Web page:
Basically, if you can solo it, it is solo content, but we didn’t plan it that way.

So the great lesson of WoW, that if you give people something to do when they can’t find a group or their regular group isn’t on, they will keep playing your game, doesn’t seem to have found any fertile ground in the world of EQ.

Too Much QQ?

So there is another round of carping about EverQuest out of my system.  Cloudy skies, cold weather, and a new expansion bring this on every autumn.  I want to play the game, but the price, in time, effort, and commitment is too high.

Still, I live in hope.  Hope that EQ team will stray from their true faith in grouping and recognize that solo content might bring some more vitality back to the game.  Hope that they might recognize that the true value of the game may very well be the content, but that the steep price to get within grasp of a majority of it is holding the game back.  Hope that the success of the progression servers might bring about something like an EverQuest Lite(tm) server.  Hope that the game might change enough to let me get back into it.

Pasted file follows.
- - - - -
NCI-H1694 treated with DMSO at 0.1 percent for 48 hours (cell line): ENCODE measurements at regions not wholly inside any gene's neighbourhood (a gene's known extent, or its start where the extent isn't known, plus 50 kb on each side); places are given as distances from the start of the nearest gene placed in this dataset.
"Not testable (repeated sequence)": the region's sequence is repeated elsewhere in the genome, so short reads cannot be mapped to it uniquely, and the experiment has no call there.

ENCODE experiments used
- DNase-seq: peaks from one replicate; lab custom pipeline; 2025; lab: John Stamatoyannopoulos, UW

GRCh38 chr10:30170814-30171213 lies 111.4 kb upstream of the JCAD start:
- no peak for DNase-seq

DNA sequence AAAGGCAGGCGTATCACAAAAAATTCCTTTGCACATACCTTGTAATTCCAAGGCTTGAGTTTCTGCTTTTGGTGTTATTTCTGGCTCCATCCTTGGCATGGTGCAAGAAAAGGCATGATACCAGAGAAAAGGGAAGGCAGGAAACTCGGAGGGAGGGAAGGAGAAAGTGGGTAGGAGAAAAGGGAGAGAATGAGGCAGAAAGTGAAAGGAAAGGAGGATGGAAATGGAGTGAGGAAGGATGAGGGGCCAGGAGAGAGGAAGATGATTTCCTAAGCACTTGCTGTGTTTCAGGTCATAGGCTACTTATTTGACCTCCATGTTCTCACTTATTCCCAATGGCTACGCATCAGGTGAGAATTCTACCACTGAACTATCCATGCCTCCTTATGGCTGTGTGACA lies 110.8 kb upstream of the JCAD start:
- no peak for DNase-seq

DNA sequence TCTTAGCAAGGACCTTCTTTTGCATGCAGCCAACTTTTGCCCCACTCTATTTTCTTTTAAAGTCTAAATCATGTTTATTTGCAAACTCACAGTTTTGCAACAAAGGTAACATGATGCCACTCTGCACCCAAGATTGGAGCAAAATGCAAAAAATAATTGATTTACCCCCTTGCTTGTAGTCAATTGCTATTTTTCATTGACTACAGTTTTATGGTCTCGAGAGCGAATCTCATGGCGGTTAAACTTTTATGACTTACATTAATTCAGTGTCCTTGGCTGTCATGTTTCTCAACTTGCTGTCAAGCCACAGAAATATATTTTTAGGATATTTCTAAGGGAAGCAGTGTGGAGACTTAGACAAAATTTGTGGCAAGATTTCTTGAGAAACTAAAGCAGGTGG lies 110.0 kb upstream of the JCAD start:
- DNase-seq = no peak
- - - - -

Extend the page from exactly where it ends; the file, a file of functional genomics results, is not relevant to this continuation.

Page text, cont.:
Or hope, at least, that they’ll call up Tipa and let her run with her idea.

WoW Patch 2.3 Coming… Slowly

It looks like Blizzard is warming up to deliver Patch 2.3 some time in the near future.  I noticed that a version of it was available for background download last night.

Patch 2.3 includes the somewhat controversial changes to the level 20-60 game that includes a reduction in the experience required to get to level 60, an increase in the amount of experience quests in the level 20-60 range give as a reward, the downgrading of some overland elite bosses, and an adjustment of the 20-60 instances and the drops available in them.